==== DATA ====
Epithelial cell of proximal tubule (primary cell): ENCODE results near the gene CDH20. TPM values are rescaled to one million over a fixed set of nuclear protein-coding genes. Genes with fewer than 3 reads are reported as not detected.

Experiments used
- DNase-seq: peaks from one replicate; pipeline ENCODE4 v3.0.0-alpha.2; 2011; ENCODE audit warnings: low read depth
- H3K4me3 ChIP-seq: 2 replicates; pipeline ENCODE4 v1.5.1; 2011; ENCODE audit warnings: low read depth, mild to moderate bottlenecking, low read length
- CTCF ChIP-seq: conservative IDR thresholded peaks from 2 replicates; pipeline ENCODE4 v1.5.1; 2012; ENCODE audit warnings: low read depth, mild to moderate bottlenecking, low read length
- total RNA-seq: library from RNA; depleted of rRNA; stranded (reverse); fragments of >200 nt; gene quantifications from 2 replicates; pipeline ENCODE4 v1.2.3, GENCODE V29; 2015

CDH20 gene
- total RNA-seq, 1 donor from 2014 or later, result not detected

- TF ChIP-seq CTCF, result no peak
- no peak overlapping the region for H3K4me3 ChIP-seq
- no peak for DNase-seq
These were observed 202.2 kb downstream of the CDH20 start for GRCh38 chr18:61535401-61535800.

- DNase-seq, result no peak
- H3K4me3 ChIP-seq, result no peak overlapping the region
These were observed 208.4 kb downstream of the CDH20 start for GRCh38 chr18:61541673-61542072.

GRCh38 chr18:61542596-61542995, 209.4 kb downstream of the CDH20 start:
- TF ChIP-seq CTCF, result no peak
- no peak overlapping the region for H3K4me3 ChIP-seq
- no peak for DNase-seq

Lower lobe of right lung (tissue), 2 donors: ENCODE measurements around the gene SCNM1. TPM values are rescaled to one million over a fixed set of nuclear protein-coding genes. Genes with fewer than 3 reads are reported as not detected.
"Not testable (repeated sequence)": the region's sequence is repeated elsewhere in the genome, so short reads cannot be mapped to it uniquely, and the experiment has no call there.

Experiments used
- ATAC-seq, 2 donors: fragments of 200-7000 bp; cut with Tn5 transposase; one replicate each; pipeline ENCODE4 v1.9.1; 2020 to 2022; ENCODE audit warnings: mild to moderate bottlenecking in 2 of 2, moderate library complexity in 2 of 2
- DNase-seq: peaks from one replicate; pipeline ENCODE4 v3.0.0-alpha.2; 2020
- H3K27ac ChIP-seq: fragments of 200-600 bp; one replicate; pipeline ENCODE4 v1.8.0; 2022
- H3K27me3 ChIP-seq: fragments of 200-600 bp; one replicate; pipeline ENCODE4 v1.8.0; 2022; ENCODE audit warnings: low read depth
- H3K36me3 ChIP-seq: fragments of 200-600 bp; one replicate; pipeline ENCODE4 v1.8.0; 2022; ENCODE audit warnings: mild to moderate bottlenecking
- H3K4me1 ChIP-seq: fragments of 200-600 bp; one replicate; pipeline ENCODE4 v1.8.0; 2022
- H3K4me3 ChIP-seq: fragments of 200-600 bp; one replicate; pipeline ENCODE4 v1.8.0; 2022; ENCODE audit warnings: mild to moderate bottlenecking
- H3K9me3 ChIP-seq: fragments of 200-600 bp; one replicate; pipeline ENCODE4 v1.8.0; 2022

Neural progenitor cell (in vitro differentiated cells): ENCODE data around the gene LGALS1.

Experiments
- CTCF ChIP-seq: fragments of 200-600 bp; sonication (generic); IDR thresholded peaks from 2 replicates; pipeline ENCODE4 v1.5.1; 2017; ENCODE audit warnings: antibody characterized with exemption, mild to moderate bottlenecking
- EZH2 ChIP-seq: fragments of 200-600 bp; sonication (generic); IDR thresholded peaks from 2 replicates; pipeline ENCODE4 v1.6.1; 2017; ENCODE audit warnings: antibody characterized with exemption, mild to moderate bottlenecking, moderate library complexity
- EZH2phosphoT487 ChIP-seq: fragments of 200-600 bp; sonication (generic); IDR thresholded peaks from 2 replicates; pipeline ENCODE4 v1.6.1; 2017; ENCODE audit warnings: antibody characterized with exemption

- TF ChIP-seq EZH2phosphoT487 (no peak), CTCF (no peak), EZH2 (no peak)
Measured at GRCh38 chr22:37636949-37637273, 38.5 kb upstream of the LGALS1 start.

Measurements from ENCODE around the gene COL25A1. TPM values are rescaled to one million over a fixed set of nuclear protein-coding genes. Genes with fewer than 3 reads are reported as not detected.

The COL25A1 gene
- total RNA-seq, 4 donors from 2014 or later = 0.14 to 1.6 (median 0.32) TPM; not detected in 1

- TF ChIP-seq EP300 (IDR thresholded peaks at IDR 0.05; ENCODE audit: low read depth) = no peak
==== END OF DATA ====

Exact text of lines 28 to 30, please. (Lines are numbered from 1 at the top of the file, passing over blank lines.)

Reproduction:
- H3K4me1 ChIP-seq: fragments of 200-600 bp; one replicate; pipeline ENCODE4 v1.8.0; 2022
- H3K4me3 ChIP-seq: fragments of 200-600 bp; one replicate; pipeline ENCODE4 v1.8.0; 2022; ENCODE audit warnings: mild to moderate bottlenecking
- H3K9me3 ChIP-seq: fragments of 200-600 bp; one replicate; pipeline ENCODE4 v1.8.0; 2022